PN for Ignition Coil is 30520-RCA-A02....about $60

b. Change all 6 spark plugs (using only NGK as in owners manual), during install, use a bit of anti-seize to prevent galling in the future. Again, see the DIY thread above.


PS: Report back the outcome so others with the same problems can benefit from your experience!
 

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Discussion Starter · #6 ·
Ody back on the road

The cause of the failure and stuck coil was not due to the melting of the coil
as the dealer had mentioned, but it was caused by the rusting of the metal
sheath around the coil to the coil tube(which is part of the head). The spark
plug was not tight(removed it by hand) and you could tell gasses from the
cylinder must of been leaking through the spark plug seal, there was black soot like substance on the outside of the spark plug. See attached picture.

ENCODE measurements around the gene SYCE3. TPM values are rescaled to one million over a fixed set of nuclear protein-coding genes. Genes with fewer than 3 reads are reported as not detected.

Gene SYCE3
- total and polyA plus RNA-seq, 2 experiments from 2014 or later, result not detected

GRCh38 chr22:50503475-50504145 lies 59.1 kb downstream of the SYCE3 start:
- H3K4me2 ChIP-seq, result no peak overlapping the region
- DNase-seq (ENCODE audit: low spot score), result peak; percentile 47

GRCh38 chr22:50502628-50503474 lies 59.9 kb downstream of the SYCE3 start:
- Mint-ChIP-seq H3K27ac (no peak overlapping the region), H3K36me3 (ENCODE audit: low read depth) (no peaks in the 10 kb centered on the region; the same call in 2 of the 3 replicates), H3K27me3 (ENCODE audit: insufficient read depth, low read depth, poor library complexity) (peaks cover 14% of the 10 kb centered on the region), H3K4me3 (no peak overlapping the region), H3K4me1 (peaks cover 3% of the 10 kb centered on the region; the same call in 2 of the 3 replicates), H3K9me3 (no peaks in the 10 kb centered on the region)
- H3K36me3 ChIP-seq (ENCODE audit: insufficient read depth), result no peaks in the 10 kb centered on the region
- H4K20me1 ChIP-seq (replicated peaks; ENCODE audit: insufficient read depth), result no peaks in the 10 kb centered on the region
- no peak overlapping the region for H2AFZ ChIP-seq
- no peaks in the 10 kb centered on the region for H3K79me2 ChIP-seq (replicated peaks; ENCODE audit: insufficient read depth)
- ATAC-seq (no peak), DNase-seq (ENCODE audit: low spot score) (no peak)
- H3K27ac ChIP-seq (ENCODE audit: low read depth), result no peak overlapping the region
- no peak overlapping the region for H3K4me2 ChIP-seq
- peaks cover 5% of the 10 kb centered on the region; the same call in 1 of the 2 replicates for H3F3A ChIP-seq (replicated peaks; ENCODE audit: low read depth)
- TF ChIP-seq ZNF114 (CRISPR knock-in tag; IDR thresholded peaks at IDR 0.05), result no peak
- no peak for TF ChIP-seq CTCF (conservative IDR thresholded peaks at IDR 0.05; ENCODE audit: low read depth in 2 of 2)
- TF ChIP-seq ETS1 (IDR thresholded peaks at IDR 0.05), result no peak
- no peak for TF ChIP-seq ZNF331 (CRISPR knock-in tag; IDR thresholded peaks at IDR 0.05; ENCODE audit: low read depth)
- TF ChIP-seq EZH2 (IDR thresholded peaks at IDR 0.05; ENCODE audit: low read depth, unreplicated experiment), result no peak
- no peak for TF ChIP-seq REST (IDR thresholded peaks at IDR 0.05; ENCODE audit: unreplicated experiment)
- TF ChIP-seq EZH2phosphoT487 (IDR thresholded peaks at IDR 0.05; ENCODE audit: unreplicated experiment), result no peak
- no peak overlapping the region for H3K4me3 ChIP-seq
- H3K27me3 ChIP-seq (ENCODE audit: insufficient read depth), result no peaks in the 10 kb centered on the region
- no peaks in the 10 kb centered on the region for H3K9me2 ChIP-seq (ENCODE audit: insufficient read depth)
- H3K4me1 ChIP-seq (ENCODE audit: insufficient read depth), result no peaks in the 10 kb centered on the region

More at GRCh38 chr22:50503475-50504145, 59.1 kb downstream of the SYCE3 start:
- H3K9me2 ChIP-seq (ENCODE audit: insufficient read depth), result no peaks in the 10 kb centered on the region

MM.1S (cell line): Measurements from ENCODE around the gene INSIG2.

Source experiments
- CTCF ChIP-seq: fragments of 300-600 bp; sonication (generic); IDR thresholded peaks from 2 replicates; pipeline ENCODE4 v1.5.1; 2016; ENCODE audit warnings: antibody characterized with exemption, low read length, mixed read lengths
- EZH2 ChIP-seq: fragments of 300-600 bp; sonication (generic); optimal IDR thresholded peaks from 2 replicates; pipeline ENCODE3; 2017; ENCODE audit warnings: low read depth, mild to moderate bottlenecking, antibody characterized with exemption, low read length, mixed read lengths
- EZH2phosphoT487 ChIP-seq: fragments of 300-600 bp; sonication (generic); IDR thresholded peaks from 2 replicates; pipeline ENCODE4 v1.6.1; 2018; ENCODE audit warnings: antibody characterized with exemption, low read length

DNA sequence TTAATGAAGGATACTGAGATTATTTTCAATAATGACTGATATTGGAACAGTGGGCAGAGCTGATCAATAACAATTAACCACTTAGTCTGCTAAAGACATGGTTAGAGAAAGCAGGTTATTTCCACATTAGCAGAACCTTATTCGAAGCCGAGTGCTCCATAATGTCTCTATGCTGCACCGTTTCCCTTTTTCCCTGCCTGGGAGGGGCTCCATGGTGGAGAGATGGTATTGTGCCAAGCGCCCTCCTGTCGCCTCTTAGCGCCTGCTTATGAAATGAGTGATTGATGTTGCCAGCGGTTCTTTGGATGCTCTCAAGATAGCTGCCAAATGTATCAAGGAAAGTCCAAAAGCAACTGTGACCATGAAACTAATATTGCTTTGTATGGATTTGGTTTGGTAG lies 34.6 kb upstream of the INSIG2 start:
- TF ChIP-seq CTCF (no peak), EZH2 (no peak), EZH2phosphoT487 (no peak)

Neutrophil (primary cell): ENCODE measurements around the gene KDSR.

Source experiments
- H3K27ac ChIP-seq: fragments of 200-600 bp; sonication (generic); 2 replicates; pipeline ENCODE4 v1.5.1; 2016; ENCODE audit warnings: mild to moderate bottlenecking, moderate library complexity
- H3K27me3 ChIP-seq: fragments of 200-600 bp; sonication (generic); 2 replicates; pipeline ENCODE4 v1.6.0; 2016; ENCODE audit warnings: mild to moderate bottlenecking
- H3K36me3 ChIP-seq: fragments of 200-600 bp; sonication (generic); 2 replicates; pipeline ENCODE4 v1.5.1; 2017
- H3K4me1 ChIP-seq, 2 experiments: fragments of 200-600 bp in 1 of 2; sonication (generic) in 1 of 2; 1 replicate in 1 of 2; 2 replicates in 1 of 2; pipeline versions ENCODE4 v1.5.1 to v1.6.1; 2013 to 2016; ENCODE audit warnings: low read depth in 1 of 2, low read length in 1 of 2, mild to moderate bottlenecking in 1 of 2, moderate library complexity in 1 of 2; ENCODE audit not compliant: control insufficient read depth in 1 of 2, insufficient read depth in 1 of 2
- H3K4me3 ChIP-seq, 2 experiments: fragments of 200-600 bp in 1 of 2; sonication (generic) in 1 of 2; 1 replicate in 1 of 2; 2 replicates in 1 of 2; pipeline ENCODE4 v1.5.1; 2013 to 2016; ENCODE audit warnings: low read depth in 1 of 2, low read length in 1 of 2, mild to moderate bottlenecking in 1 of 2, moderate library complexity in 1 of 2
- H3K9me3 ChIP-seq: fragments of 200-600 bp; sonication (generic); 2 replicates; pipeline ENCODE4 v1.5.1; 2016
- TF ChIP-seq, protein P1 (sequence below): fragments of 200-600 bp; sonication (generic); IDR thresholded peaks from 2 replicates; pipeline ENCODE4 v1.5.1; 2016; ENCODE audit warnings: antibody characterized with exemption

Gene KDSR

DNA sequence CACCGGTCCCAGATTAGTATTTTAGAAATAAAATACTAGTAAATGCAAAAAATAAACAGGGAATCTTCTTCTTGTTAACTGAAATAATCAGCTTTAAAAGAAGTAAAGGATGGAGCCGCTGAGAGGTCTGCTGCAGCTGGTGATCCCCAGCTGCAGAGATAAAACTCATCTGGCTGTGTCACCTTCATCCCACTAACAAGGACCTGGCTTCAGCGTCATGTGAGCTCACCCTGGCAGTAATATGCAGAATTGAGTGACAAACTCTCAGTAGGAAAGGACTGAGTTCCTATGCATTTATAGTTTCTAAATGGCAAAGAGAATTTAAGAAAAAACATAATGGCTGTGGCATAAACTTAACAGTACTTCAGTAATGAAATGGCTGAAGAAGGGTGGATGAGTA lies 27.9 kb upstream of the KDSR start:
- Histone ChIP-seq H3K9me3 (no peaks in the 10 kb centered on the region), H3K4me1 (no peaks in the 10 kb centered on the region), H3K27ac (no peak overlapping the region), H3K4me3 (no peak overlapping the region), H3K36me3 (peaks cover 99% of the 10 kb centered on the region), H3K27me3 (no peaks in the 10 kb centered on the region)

I made up a couple of "rigs" in order to remove the ignition coil that was
stuck in place. This was the center coil in the rear head, #2, which can only be seen by using a mirror, difficult access.

The first "tool" I used to try to turn the coil using a socket to try to work it
free, it would not budge and the head of the coil finally broke off leaving the
rest of the coil inside the tube.

The second tool I used to line up a drill bit into the center of the coil which
has a steel core. Note that a normal drill would not fit between the engine and
the firewall so needed a tool that would guide the drill bit in the center of
the steel core.

After I drilled a hole in the steel core about 1/2 inch deep, I tapped some
threads and screwed on a bolt on to the core. I was then able to pull out the
remaining coil using a lever (had previously soaked it with penetrating fluid).

Then I was able to remove the spark plug which was not tight. I believe the
threads are still good since I can screw in a new spark plug and tighten it, so
I think I am lucky.

I have pictures of the custom tools etc, but I am getting an error (does not say what the error is)when I try to upload the pics. If anyone wants to see them let me know what I may be doing wrong, they are Jpeg less than 100Kb.